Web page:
California Comfort Meets Elegant Design

Top designer Timothy Corrigan’s homes are both beautiful and livable.

French Lessons Timothy Corrigan’s new book details the restoration of his home—Château du Grand-Luce (left)—in the Loire Valley. A limestone console table (right) showcases an 18th-century architectural model of a rounded door opening similar to one found in the château. Photographs by Eric Piasecki; Cheyenne Ellis/ (Portrait)

Timothy Corrigan was a successful advertising executive when he decided to leave the business and pursue interior design. Now, he’s one of the country’s top designers and has authored a new book, An Invitation to Château du Grand-Lucé (Rizzoli, 2013).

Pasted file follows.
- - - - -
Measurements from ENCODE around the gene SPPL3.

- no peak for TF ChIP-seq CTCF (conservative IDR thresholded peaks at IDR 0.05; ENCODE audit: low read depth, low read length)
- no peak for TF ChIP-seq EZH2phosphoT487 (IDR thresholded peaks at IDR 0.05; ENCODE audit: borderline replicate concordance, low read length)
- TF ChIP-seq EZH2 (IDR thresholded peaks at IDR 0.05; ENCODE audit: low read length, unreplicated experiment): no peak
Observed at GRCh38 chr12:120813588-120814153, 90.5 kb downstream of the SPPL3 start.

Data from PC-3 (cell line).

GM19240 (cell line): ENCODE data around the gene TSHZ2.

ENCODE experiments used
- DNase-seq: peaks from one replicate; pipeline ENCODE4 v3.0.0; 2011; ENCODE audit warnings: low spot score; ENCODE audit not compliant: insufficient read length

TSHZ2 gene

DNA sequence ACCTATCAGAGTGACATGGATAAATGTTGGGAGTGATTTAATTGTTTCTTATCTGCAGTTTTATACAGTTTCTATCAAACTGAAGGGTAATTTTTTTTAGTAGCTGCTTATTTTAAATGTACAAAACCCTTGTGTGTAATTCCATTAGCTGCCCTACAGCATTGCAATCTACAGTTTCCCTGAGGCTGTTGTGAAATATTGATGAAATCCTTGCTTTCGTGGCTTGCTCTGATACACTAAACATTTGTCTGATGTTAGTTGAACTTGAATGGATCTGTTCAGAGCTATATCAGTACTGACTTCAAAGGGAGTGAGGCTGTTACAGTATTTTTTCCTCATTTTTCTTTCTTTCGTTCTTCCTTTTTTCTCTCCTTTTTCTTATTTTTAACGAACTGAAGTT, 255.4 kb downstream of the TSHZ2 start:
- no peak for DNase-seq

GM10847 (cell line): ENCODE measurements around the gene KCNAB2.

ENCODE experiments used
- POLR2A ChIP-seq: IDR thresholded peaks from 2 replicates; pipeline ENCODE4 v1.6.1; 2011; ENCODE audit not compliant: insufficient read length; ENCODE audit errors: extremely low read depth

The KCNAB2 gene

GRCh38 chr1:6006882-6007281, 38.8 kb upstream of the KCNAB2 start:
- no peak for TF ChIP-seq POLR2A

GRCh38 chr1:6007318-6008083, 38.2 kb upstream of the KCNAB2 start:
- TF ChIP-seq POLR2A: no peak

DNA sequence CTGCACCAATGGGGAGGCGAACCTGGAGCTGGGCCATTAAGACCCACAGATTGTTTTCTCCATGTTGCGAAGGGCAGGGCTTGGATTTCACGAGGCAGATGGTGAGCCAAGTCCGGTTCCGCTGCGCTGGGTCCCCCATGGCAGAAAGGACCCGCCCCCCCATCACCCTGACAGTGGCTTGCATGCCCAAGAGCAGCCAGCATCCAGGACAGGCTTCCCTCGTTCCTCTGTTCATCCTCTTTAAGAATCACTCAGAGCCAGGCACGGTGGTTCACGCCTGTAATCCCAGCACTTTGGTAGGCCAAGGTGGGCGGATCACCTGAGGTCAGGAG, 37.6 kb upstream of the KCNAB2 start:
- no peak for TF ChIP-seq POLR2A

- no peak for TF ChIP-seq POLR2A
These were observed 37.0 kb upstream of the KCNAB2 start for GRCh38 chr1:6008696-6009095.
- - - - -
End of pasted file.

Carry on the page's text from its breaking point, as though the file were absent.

Why did you make the switch from advertising to decorating? I had a wonderful job at Bates running 187 offices in 89 countries, but I was on a plane all the time. I really needed to do something more creative. Houses I’d renovated in France got some attention, and people were asking my advice for their homes. Why didn’t you stay in New York? My seven years in Paris had opened my eyes to things beyond New York. I’d grown up in L.A., and it’s a big part of the way I approach design. I’m very much about comfort, and L.A. epitomizes comfort. How do you define comfort? It’s how you feel living in the space. You don’t want to worry about spilling wine on the upholstery or leaving a ring on the table from a cup of hot tea. People want their homes to be beautiful but want to feel comfortable living there. Your book is about renovating a grand château. How did L.A. style translate to formal French design? Visitors who arrive intimidated have left Château du Grand-Lucé saying, “It’s the most comfortable house I know.” I learned if it can apply to the château, it can apply to any house. How did you deal with those strict French regulations? There was a lot of give-and-take. The kitchen was converted from a boudoir. To put up cabinets, we had to build a framework with vents in front of the walls, so if we ever remove the cabinets, it wouldn’t affect the boiserie. All in all, I’m glad the restrictions are there because they’re preserving this incredible architecture. How do you feel about unused rooms? If a space is unused, there’s something wrong with the way it’s been designed. If people don’t use a room, I ask what is it going to take to get you to use it? One family said they’d use the dining room if there was a TV in it, so we figured out how to install a subtle TV. I think you can show your taste and show who you are and still make it a functional space. Why do you incorporate antiques? It gives levels of depth and interest you don’t get by merely buying what’s available today. And from the value perspective, I cringe when I see people buying a reproduction chest of drawers for $50,000 when you could find an authentic 18th-century piece for less and get the quirkiness, quality, patina you can’t produce these days. How did you approach your upcoming collections for Royal Limoges and F. Schumacher? There are two Limoges patterns, one focused on plain white with raised relief, the other based on the château garden. For the fabrics, I reviewed our library of swatches and discovered I liked clearer, brighter colors, more jewel tones than the grayish, muted beiges that have been the recent tendency. And Schumacher was thrilled—there really is a trend toward brighter, clearer colors. Madonna was one of your first clients. Who is another celebrity you’d like to design for? I would love to do a home for George Clooney; he is the embodiment of my design credo of comfortable elegance.